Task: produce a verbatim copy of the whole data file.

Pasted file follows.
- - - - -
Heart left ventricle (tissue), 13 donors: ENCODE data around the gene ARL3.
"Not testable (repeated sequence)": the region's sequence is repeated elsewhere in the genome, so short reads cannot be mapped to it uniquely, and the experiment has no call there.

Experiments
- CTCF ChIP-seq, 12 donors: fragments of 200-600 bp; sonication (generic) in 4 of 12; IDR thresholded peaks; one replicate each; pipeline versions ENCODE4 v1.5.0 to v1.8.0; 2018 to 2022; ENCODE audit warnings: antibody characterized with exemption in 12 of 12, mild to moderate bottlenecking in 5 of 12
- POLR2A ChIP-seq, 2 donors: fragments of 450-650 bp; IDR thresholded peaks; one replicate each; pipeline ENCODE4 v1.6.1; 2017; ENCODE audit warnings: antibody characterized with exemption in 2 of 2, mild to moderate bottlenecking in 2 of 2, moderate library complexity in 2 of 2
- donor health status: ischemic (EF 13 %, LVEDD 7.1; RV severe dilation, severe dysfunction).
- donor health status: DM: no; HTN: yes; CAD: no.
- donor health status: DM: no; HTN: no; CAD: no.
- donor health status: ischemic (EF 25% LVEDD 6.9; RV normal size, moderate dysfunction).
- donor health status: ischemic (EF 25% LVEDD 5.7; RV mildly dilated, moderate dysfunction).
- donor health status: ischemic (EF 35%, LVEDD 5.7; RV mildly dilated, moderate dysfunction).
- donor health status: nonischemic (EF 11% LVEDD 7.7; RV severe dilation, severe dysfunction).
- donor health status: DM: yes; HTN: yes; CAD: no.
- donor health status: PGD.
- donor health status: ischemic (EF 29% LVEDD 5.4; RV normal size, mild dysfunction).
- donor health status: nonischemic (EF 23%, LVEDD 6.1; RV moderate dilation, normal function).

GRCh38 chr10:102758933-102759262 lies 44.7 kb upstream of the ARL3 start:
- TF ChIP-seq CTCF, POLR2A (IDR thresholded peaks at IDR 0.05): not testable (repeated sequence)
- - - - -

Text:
Heart left ventricle (tissue), 13 donors: ENCODE data around the gene ARL3.
"Not testable (repeated sequence)": the region's sequence is repeated elsewhere in the genome, so short reads cannot be mapped to it uniquely, and the experiment has no call there.

Experiments
- CTCF ChIP-seq, 12 donors: fragments of 200-600 bp; sonication (generic) in 4 of 12; IDR thresholded peaks; one replicate each; pipeline versions ENCODE4 v1.5.0 to v1.8.0; 2018 to 2022; ENCODE audit warnings: antibody characterized with exemption in 12 of 12, mild to moderate bottlenecking in 5 of 12
- POLR2A ChIP-seq, 2 donors: fragments of 450-650 bp; IDR thresholded peaks; one replicate each; pipeline ENCODE4 v1.6.1; 2017; ENCODE audit warnings: antibody characterized with exemption in 2 of 2, mild to moderate bottlenecking in 2 of 2, moderate library complexity in 2 of 2
- donor health status: ischemic (EF 13 %, LVEDD 7.1; RV severe dilation, severe dysfunction).
- donor health status: DM: no; HTN: yes; CAD: no.
- donor health status: DM: no; HTN: no; CAD: no.
- donor health status: ischemic (EF 25% LVEDD 6.9; RV normal size, moderate dysfunction).
- donor health status: ischemic (EF 25% LVEDD 5.7; RV mildly dilated, moderate dysfunction).
- donor health status: ischemic (EF 35%, LVEDD 5.7; RV mildly dilated, moderate dysfunction).
- donor health status: nonischemic (EF 11% LVEDD 7.7; RV severe dilation, severe dysfunction).
- donor health status: DM: yes; HTN: yes; CAD: no.
- donor health status: PGD.
- donor health status: ischemic (EF 29% LVEDD 5.4; RV normal size, mild dysfunction).
- donor health status: nonischemic (EF 23%, LVEDD 6.1; RV moderate dilation, normal function).

GRCh38 chr10:102758933-102759262 lies 44.7 kb upstream of the ARL3 start:
- TF ChIP-seq CTCF, POLR2A (IDR thresholded peaks at IDR 0.05): not testable (repeated sequence)